I’m not a Christian blogger, I’m a blogger who’s a Christian.

I’m not a Christian blogger, I’m a blogger who’s a Christian. September 26, 2011

When high school neared its end, a trend started within the Christian music industry.  Some committed Christian bands began to get recognition outside of contemporary Christian markets.  P.O.D. was of the first of several bands with a Christian message that signed with a secular label.  For many of my friends, we saw this as a victory for the Kingdom of God because now we could point to the creativity of fellow Christians.

Over time, many more bands started putting out records that sounded awfully ChristianPerhaps the quintessential Christian-sounding-yet-popular-in-the-secular-music-scene-band was Lifehouse. They had a hit song with the ambiguous lyrics, “I’m falling even more in love with you…”  Christians told their non-Christian and barely-Christian friends, “The song is totally about Jesus!”  To this, many replied “No, its about a girl.”  Back and forth the arguments would go, until bands like Lifehouse made a clear distinction.  We are not a Christian band, we are Christians who are in a band.

This distinction used to feel a bit silly to me.  Really?  You’re a bunch of Christians who just happen to make music together, influenced by your shared faith in God, but you’re not a Christian band?  Come on.

The more I think about this silly qualification the more it might be a positive corrective to a tendency in Christian culture. Stating that they’re Christians who just happen to be in a band, rather than being a Christian band counteracts the dichotomy between the secular and the sacredMany of us grew up with the belief that the world is split up into neat little categories of “Christian things” and “secular things.” But for the earliest Christians, this distinction didn’t exist.  Our tendency to divide reality in this way can be seen most clearly in our Western approach to political beliefs.  N.T. Wright puts it this way:

The first is the assumption of a split-level world in which ‘religion’ and ‘faith’ belong upstairs and ‘society’ and ‘politics’ belong downstairs. This assumption has effectively privatized religion and faith on the one hand, and on the other has emancipated politics from divine control or influence. God lives upstairs (many of the Enlightenment philosophers were Deists) and doesn’t bother about what goes on downstairs.[1]

This dichotomous paradigm – if we’re not careful – can lead to the belief that what we believe, promote, and do as citizens of the United States is different than what we do in our private Christian lives. Splitting up the world in this way has often been legitimized by the famous words of Jesus in Luke chapter 20 on whether or not to pay taxes:

24 “Show me a denarius. Whose image and inscription are on it?”
“Caesar’s,” they replied.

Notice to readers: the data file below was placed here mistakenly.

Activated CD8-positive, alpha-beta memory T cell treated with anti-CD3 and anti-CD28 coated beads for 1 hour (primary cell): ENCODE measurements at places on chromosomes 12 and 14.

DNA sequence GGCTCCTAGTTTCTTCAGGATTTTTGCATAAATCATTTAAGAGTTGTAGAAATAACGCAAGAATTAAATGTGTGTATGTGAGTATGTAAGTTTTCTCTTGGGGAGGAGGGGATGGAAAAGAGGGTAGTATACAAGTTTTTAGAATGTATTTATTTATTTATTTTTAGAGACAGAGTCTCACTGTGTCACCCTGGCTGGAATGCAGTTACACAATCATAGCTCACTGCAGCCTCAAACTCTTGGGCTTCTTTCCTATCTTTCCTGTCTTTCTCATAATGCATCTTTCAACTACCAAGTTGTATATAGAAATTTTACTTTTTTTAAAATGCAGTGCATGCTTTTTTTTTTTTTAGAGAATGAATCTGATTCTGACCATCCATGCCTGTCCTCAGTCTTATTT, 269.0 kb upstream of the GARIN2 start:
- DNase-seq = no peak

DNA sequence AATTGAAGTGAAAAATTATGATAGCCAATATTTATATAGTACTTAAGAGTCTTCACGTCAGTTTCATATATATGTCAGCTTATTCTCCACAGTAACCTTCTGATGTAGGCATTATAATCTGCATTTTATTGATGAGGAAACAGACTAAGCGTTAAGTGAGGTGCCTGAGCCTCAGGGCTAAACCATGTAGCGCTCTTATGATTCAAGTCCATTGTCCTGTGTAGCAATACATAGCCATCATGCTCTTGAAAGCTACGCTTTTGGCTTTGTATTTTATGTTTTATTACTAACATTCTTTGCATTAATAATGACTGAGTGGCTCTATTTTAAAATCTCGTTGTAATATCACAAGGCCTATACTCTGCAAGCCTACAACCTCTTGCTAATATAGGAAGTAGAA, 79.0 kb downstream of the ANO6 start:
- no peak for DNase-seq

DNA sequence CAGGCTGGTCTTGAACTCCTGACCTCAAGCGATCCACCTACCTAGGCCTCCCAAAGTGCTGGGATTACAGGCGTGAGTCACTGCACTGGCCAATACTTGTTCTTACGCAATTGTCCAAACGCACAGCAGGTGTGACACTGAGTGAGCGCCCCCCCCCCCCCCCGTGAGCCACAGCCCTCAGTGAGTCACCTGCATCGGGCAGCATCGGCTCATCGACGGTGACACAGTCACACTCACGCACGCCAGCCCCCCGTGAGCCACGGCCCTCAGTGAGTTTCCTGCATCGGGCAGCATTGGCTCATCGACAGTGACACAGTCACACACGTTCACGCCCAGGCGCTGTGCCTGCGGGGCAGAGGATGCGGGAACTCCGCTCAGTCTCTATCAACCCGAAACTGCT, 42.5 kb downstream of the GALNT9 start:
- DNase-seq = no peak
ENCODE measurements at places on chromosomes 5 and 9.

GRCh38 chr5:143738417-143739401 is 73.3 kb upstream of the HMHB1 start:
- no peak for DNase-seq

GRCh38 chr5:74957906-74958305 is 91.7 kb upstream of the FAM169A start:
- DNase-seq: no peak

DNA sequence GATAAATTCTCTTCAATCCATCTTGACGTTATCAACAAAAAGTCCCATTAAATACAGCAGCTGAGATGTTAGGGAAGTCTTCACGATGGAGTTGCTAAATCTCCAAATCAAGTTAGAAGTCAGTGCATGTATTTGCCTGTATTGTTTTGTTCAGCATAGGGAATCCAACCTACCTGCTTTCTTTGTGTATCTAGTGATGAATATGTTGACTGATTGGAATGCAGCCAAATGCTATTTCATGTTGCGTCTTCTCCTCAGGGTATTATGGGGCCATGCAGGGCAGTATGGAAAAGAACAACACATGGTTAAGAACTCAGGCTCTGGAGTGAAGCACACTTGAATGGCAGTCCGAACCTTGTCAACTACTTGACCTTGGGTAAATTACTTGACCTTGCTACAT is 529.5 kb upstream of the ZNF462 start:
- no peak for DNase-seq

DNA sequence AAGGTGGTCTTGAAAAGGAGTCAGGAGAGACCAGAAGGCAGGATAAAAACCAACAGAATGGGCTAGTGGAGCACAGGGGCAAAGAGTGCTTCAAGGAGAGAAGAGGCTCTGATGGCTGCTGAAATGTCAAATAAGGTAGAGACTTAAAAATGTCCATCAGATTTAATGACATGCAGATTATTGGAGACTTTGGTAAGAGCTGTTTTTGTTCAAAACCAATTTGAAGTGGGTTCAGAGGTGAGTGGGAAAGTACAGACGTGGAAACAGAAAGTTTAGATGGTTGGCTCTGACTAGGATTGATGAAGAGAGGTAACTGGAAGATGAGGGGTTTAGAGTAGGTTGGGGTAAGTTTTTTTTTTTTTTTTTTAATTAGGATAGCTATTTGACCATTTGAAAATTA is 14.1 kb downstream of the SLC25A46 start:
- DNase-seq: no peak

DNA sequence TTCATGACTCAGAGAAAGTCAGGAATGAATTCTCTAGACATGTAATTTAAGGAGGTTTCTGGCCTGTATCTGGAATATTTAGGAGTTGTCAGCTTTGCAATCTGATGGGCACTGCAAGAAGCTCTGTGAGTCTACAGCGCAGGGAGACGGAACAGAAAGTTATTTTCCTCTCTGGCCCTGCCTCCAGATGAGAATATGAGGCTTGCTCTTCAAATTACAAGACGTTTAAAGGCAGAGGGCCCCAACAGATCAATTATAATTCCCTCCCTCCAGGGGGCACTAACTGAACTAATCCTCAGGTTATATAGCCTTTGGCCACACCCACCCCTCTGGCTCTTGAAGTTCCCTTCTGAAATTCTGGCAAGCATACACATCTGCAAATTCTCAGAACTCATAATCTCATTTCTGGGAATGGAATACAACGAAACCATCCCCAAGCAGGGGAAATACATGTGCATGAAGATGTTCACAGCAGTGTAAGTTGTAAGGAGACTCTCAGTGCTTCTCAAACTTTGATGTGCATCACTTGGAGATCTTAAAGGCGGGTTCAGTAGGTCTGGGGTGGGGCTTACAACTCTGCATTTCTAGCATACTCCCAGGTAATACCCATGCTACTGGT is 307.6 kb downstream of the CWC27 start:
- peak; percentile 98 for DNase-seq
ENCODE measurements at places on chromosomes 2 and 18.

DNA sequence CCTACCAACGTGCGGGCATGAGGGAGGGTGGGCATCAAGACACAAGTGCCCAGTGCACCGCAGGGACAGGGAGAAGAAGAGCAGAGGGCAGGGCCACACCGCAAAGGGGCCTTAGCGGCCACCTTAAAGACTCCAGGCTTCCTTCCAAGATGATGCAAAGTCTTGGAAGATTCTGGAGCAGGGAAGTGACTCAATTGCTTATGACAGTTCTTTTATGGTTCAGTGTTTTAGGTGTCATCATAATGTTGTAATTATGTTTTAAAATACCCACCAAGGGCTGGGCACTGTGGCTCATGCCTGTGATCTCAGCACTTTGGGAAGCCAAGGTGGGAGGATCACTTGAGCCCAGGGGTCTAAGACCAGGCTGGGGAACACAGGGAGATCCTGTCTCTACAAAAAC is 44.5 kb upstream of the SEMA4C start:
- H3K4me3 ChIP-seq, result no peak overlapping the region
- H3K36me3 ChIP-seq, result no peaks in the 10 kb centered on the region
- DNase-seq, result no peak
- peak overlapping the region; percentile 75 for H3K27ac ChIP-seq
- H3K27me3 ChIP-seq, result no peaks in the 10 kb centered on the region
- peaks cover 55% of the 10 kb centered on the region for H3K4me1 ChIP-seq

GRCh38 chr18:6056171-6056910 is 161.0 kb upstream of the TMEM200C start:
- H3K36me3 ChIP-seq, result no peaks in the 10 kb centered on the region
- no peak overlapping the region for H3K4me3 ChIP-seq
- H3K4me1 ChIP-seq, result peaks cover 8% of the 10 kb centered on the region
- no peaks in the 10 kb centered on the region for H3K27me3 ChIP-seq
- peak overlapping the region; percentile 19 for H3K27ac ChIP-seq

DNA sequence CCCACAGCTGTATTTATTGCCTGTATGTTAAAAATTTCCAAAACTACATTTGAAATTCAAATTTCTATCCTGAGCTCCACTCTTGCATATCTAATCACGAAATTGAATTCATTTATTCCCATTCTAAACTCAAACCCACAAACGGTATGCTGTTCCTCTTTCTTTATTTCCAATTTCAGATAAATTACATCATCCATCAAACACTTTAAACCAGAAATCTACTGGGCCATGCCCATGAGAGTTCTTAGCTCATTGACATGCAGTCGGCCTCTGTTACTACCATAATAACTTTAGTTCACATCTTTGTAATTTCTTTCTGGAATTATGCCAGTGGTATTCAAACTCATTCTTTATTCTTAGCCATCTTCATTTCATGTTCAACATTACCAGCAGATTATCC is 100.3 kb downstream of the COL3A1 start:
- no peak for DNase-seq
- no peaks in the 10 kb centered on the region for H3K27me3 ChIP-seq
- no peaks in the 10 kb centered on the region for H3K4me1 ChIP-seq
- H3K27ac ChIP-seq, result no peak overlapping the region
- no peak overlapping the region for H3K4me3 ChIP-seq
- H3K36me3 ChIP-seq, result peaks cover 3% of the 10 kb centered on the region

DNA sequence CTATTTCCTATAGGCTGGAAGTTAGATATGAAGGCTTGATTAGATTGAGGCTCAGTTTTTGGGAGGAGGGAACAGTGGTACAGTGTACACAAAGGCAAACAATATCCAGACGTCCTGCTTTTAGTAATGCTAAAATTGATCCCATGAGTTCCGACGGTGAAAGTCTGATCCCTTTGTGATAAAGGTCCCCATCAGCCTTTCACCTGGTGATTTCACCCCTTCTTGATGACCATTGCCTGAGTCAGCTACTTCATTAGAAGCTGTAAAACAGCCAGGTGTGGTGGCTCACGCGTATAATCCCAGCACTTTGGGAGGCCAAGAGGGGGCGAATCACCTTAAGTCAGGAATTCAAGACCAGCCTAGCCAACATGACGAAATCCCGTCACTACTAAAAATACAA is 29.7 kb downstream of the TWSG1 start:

25 He said to them, “Then give back to Caesar what is Caesar’s, and to God what is God’s.”  Luke 20.24-25

Many have assumed that this passage is an attempt by Jesus to split life into two spheres. What a mistake!  This principle has been used to justify many things in the name of government and empire, especially war, because that kind of activity fits into the public / political box, not the spiritual one.  Jesus’ answer to “…give back to Caesar what is Caesar’s…” basically meant, as Joel Green has said: “Give to Caesar what is his already.”[2] For Jesus, there was a greater issue at stake: to give to “God what is God’s.”  This begs an important question: What exactly is God’s?

In Genesis 1.26 God sets up humanity as image bearers.  If this is true, then Caesar’s claims to allegiance are weak compared to the claim that God has on his image-bearers.  And what are image-bearers to do?  Bearing God’s image means that we show the world what God is like by reflecting the love of the Divine.  Greg Boyd paraphrases this passage in the following way:

Why should we who bear the image of God fight over what to do with coins that bear the image of Caesar?  The only thing we should worry about is giving God everything that bears his image—namely, our whole self.[3]

Here’s the point: For the disciple of Jesus who bears the image of God, all of life is sacred.  No divide between the “secular” and the “spiritual” exists because in every single action, both private and public, we are called to live in the world as reflections of God’s love and care for all of creation.  The Kingdom of God encompasses the totality of life!  To call ourselves a Christian ____________ too easily lends itself to the temptation to split other areas off as not part of our Christian image-bearing vocation. Therefore you can say…

I’m not a Christian teacher, I’m a teacher who’s a Christian.
I’m not a Christian musician, I’m a musician who’s a Christian.
I’m not a Christian athlete, I’m an athlete who’s a Christian.
I’m not a Christian husband, I’m a husband who’s a Christian.
I’m not a Christian animal advocate, I’m an animal advocate who’s a Christian.

 

And I will add one for myself: I’m not a Christian blogger, I’m a blogger who’s a Christian.



[1] N.T. Wright in God and Caesar, Then and Now, 1.

[2] Joel B. Green, The Gospel of Luke, 716.

[3] Gregory A. Boyd, The Myth of a Christian Religion: Losing Your Religion for the Beauty of a Revolution, 26.

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